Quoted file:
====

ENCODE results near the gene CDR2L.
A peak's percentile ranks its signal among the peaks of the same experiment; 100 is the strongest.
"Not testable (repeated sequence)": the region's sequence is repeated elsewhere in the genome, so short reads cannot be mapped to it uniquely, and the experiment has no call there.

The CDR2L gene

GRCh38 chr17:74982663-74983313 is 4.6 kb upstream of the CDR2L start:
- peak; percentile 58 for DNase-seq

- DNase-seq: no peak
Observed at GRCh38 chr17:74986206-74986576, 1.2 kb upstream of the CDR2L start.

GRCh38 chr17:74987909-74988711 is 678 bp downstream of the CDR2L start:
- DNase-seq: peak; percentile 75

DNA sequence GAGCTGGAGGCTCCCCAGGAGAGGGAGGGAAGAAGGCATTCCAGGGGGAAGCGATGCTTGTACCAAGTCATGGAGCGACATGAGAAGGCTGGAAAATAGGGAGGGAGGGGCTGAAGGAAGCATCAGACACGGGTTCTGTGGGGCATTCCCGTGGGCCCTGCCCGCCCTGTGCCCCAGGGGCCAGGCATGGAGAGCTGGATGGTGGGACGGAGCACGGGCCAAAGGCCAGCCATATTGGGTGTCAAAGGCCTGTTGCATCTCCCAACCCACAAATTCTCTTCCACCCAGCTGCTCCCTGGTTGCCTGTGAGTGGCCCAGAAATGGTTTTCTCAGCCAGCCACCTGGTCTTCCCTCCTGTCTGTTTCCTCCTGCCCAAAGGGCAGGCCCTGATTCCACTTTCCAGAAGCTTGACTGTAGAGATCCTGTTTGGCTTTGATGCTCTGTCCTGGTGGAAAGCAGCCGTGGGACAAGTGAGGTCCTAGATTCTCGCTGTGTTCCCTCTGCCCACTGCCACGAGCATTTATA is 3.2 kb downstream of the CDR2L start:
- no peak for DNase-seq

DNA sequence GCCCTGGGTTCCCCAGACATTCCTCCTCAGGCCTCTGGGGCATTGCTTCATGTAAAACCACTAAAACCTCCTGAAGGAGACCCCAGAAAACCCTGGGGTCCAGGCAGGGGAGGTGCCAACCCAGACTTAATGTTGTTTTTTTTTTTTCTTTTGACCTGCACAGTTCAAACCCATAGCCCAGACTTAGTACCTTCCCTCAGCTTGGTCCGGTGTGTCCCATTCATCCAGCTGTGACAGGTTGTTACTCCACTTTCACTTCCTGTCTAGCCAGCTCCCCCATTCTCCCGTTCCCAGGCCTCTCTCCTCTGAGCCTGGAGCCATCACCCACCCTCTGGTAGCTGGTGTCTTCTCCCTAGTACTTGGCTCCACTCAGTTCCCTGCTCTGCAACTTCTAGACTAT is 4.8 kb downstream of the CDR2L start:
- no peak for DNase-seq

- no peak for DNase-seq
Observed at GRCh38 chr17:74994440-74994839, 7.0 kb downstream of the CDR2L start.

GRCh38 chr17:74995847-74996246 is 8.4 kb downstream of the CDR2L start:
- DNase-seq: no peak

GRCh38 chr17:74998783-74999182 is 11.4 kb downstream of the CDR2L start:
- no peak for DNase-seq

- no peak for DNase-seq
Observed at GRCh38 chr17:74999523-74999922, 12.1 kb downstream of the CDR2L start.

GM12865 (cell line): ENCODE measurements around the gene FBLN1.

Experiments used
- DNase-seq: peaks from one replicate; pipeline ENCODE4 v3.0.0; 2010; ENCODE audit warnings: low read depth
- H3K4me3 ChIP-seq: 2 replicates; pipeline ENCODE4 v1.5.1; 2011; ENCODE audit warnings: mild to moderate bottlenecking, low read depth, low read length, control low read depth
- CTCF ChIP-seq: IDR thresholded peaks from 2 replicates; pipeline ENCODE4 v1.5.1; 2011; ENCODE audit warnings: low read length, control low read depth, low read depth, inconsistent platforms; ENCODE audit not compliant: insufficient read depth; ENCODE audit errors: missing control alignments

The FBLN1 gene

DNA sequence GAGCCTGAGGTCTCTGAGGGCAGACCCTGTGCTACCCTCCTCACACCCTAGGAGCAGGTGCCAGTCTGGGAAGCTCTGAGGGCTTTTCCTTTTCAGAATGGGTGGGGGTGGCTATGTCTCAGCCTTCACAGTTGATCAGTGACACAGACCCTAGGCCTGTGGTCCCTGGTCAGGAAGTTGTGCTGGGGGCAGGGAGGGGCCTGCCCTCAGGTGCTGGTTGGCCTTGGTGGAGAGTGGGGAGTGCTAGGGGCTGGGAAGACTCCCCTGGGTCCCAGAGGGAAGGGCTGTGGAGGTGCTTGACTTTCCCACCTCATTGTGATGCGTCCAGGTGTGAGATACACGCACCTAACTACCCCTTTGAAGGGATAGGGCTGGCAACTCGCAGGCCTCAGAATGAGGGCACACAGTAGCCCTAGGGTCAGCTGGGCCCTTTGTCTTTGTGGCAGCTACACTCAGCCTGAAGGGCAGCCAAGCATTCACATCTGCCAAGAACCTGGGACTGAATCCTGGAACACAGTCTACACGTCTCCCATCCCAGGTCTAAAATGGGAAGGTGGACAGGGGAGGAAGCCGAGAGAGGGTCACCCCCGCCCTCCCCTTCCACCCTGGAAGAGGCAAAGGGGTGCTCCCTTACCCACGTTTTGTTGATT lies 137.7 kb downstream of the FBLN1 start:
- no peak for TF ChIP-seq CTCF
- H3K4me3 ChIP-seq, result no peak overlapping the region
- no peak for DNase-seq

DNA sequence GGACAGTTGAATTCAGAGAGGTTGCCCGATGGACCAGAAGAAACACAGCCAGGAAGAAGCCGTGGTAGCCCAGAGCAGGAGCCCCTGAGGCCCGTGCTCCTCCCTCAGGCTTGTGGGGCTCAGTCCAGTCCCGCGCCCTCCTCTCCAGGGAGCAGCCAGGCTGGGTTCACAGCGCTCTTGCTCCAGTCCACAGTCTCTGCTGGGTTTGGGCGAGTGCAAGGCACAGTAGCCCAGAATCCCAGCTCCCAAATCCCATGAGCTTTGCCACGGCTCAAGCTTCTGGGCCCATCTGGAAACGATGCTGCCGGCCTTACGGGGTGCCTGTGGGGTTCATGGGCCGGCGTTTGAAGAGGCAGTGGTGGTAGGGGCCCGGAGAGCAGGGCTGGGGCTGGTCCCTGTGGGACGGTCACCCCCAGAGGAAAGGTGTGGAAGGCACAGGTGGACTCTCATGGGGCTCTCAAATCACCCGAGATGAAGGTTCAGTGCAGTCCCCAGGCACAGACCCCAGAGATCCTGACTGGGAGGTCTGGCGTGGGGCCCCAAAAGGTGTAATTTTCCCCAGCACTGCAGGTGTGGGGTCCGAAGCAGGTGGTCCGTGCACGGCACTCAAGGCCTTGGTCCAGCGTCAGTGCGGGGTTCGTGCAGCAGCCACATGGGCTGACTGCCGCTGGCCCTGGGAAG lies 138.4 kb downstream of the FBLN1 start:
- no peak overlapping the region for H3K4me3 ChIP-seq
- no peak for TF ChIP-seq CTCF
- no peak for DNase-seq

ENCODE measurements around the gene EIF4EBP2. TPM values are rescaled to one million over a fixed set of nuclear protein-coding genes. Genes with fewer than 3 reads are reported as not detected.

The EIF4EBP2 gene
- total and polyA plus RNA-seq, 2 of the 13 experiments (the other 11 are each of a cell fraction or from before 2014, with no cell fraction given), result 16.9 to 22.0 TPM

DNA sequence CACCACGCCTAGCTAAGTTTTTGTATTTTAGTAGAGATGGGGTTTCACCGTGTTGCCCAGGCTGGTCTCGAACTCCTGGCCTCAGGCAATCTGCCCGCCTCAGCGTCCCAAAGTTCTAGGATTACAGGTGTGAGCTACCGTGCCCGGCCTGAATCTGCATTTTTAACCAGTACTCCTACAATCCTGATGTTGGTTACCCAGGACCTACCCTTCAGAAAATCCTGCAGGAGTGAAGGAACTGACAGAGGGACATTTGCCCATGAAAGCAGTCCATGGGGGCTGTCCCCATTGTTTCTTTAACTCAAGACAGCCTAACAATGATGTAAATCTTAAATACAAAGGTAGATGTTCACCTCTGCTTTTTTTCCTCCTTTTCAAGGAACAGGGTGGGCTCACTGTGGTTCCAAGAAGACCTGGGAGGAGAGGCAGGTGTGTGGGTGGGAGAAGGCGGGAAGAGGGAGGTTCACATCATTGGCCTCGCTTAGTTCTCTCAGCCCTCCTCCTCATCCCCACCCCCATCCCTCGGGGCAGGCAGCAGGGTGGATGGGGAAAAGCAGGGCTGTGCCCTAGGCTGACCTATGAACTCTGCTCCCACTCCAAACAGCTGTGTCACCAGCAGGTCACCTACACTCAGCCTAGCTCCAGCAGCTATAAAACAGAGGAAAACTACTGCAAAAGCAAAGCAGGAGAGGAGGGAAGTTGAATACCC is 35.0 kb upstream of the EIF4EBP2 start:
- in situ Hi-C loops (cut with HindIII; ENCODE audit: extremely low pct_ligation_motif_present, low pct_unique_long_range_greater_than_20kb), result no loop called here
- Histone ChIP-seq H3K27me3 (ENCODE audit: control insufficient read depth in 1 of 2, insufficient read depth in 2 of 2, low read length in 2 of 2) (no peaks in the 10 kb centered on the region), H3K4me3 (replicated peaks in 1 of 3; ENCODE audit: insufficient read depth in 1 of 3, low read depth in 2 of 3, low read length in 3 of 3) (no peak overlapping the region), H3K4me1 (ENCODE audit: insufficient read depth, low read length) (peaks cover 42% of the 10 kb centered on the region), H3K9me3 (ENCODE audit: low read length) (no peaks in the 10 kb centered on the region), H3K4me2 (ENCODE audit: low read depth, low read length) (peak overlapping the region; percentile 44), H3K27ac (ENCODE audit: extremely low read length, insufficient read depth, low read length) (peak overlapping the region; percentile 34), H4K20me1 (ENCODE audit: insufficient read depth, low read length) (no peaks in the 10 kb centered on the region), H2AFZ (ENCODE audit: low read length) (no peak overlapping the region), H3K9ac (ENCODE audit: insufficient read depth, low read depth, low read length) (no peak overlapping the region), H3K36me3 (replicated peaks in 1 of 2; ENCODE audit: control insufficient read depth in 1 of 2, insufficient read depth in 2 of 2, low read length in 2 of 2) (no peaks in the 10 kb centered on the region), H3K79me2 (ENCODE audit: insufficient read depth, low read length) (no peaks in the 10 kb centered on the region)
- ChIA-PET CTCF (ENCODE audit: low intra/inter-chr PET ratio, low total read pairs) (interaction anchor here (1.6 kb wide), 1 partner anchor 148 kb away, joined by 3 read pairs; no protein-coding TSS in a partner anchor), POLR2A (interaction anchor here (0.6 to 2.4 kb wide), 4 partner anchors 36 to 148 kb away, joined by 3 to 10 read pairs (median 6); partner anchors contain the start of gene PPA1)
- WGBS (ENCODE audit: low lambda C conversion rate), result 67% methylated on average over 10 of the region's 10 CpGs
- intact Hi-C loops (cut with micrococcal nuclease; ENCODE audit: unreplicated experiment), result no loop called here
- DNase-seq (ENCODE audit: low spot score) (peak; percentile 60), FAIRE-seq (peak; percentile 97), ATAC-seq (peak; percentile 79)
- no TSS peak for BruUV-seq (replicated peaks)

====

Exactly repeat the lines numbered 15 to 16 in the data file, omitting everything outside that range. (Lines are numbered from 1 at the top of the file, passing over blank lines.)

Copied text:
- no peak for DNase-seq
Observed at GRCh38 chr17:74994440-74994839, 7.0 kb downstream of the CDR2L start.